Record Details

Catalog Search

Presidential power : unchecked and unbalanced / ... Read More

Electronic resources

Available copies

  • 1 of 1 copy available at Kirtland Community College.

Current holds

0 current holds with 1 total copy.

Show Only Available Copies
Location Call Number / Copy Notes Barcode Shelving Location Status Due Date
Kirtland Community College Library JK 511 .C74 2007 30775305484025 General Collection Available -

Record details

  • ISBN: 9780393064889 (hardcover)
  • ISBN: 0393064883 (hardcover)
  • Physical Description: 432 p. ; 25 cm.
  • Edition: 1st ed.
  • Publisher: New York : Norton, c2007.

Content descriptions

Bibliography, etc. Note:
Includes bibliographical references (p. 369-413) ... Read More
Formatted Contents Note:
From republican government to presidentialism -- ... Read More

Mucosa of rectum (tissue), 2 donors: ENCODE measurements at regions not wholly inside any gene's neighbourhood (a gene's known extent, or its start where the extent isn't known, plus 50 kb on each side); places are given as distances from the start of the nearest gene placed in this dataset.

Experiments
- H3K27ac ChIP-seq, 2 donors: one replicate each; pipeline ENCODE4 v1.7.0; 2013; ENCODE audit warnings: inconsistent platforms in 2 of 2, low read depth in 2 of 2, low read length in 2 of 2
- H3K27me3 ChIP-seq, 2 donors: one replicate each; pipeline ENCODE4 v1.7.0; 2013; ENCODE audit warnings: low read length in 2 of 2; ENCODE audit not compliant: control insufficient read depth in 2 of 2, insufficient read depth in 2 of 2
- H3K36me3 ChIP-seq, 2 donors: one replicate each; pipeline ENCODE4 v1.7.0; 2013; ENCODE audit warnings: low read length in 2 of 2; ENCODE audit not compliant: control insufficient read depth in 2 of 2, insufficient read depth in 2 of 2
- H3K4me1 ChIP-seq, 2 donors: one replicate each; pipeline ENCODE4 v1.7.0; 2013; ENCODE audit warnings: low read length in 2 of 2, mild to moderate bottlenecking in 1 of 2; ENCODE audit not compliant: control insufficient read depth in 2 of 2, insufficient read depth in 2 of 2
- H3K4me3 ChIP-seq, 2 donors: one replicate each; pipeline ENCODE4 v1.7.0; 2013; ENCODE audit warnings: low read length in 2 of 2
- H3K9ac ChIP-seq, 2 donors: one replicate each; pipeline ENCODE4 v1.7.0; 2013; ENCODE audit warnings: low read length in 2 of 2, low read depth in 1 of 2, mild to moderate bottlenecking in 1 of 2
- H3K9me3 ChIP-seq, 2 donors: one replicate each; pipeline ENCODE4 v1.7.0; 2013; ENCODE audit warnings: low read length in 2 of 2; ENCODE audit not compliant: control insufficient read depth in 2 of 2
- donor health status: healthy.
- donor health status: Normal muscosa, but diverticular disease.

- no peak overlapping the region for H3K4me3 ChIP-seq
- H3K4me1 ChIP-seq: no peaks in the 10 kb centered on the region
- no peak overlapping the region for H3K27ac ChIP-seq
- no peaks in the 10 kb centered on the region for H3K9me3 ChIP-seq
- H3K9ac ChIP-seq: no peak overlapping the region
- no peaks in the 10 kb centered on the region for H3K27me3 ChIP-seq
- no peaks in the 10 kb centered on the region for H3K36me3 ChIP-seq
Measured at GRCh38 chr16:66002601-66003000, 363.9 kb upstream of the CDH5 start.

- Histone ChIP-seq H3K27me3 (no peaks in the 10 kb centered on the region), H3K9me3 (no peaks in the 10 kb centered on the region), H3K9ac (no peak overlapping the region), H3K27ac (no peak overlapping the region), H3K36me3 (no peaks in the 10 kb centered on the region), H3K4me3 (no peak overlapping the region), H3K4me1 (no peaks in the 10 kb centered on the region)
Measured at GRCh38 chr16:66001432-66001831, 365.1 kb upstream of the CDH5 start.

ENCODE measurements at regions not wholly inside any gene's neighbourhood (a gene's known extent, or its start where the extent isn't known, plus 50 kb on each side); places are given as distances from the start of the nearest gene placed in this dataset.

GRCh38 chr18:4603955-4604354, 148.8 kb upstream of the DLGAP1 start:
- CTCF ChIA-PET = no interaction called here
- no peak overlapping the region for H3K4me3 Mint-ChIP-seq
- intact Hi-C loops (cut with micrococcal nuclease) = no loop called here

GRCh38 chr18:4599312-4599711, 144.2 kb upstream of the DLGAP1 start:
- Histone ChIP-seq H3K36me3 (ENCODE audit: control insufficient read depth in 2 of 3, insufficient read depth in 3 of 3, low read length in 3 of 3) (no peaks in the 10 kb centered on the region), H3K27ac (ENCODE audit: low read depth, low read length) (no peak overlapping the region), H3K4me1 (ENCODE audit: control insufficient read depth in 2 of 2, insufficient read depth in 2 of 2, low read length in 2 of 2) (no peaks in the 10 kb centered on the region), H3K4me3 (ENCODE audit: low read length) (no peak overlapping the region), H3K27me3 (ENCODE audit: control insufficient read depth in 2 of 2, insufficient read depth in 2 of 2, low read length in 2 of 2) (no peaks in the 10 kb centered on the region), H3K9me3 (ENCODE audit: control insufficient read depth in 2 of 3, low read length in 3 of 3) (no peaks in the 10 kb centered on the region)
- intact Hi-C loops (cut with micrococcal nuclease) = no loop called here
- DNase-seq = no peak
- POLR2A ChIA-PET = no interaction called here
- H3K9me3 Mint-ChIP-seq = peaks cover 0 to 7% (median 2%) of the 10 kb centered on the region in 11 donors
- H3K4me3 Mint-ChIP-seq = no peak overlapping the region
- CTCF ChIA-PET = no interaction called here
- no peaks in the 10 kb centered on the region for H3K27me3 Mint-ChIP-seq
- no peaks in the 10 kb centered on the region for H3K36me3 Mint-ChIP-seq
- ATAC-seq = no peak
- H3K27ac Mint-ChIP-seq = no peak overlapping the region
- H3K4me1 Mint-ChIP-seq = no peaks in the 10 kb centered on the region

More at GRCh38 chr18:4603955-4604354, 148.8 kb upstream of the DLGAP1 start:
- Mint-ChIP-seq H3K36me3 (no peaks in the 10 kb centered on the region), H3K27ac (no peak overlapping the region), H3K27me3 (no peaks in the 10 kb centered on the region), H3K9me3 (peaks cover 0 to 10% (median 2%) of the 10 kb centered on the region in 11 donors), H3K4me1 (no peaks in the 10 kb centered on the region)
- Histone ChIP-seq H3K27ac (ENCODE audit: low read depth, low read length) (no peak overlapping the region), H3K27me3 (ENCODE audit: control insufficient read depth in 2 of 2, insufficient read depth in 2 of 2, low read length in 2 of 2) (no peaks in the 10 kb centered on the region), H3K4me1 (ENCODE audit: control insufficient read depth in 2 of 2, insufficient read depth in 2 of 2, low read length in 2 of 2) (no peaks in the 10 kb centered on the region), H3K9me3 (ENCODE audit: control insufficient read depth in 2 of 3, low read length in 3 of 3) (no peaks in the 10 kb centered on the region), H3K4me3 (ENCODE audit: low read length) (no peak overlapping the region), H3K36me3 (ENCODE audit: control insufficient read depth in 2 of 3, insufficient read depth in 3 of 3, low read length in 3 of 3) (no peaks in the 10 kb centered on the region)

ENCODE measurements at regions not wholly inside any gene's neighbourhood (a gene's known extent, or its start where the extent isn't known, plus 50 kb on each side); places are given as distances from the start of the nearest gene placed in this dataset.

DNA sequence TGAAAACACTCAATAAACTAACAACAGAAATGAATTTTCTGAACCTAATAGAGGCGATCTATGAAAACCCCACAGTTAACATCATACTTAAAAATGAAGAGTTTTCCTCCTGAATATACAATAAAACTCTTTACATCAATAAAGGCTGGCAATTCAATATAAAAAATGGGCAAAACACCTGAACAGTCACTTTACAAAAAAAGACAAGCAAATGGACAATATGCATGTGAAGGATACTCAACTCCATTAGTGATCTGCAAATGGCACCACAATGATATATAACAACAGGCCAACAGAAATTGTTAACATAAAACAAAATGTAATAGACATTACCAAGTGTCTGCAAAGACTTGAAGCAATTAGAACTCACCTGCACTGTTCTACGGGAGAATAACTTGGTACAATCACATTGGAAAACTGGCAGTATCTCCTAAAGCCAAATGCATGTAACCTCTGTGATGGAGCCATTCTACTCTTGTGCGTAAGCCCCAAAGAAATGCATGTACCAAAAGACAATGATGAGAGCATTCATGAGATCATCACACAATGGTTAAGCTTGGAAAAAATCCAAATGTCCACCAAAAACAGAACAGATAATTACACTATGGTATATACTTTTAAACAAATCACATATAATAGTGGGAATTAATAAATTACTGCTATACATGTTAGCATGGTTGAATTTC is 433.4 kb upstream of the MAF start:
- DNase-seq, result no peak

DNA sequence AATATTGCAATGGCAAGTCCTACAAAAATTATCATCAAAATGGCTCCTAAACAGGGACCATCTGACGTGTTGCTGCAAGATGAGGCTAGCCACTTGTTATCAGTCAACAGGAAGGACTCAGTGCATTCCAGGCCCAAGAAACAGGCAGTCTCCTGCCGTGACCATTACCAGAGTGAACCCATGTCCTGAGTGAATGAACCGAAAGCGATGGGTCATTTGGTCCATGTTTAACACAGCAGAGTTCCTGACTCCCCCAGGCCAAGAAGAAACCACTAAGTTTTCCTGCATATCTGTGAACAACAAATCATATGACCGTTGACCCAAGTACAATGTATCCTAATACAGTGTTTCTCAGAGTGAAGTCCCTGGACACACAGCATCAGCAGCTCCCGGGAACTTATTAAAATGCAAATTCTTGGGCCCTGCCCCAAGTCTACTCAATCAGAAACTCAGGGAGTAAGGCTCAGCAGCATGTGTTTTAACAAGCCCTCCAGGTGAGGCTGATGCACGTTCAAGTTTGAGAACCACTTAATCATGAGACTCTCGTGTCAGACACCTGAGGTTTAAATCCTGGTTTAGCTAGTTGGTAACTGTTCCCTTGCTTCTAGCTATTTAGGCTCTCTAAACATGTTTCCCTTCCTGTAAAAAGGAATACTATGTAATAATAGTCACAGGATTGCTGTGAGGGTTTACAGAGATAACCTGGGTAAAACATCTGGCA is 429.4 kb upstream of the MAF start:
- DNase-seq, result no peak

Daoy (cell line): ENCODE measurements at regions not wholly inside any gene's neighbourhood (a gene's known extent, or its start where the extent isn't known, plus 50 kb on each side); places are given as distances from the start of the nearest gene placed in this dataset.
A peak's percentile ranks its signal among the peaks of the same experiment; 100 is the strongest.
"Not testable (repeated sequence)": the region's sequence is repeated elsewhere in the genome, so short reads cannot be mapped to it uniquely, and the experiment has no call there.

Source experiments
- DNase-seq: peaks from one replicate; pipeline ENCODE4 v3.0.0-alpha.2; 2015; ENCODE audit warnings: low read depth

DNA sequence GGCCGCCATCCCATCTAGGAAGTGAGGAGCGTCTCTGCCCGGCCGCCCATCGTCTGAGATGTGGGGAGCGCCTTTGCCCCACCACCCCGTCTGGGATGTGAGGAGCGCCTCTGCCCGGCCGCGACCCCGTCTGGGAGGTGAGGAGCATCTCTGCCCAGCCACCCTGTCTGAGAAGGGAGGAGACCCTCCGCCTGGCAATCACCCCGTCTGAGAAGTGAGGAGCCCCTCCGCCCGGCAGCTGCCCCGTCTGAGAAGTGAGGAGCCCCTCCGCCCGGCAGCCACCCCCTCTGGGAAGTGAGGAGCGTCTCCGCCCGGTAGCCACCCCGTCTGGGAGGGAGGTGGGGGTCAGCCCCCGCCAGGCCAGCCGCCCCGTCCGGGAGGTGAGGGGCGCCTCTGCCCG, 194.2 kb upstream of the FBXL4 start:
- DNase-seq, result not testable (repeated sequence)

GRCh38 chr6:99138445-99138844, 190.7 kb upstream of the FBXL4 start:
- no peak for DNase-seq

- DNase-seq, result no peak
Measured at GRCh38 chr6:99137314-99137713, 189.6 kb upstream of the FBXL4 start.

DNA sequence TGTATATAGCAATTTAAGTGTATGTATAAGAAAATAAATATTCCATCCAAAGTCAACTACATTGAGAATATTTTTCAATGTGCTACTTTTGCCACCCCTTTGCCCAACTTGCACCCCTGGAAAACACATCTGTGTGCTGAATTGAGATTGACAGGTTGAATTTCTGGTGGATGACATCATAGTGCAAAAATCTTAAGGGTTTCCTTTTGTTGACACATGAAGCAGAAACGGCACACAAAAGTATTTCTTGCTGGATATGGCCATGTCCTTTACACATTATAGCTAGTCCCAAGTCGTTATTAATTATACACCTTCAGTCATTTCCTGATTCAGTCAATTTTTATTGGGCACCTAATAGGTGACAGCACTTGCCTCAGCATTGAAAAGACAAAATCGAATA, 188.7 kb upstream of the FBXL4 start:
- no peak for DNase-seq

Summary, etc.:
A new history and evaluation of the "imperial ... Read More
Subject: Presidents > United States > History.
Executive power > United States > History.

Syndetic Solutions - Summary for ISBN Number 9780393064889
Presidential Power : Unchecked and Unbalanced
Presidential Power : Unchecked and Unbalanced
by Crenson, Matthew; Ginsberg, Benjamin
Rate this title:
vote data
Click an element below to view details:


Presidential Power : Unchecked and Unbalanced

A new history and evaluation of the "imperial presidency." Recent presidents have exploited the power of the American presidency more fully than their predecessors--and with greater consequence than the framers of the Constitution anticipated. This book, in the tradition of Arthur Schlesinger's great work The Imperial Presidency (1973), explores how American presidents--especially those of the past three decades--have increased the power of the presidency at the expense of democracy. Matthew Crenson and Benjamin Ginsberg provide a fascinating history of this trend, showing that the expansion of presidential power dates back over one hundred years. Presidential Power also looks beyond the president's actions in the realm of foreign policy to consider other, more hidden, means that presidents have used to institutionalize the power of the executive branch.

Additional Resources